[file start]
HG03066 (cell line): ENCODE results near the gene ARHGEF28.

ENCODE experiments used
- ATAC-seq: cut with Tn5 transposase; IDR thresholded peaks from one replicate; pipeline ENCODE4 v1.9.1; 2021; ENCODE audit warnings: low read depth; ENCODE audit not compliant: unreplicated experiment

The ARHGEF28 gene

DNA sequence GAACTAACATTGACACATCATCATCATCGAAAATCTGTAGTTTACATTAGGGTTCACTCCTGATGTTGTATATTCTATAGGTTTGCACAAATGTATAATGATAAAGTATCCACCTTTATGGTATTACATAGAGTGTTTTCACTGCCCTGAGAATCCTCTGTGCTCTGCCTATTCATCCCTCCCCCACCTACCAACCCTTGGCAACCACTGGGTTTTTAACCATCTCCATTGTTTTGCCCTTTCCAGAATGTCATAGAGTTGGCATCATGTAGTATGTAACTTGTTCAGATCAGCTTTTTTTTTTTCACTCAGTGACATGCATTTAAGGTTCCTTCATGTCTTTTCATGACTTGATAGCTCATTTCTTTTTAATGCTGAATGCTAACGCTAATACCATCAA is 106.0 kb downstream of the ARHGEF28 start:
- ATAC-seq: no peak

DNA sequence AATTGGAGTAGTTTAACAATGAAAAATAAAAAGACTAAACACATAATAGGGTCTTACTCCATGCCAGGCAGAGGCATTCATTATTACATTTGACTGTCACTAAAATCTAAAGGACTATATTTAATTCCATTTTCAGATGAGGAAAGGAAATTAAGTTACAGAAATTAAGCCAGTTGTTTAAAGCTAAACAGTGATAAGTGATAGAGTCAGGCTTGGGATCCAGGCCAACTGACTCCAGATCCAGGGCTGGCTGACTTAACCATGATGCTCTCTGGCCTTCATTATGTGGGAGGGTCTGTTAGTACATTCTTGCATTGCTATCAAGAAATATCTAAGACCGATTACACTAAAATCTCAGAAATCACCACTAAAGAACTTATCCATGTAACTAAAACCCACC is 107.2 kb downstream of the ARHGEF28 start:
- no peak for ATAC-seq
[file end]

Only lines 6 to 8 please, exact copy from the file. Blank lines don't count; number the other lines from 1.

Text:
- ATAC-seq: no peak

DNA sequence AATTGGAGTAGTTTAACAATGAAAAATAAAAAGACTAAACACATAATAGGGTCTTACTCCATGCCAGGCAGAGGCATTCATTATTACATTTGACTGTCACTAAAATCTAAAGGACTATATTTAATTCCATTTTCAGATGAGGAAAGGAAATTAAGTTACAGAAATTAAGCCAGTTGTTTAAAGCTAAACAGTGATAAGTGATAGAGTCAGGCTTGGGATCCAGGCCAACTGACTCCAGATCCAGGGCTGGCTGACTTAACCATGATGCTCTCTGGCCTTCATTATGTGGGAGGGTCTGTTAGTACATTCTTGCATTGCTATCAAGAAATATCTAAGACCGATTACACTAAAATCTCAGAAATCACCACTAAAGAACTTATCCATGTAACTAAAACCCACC is 107.2 kb downstream of the ARHGEF28 start:
- no peak for ATAC-seq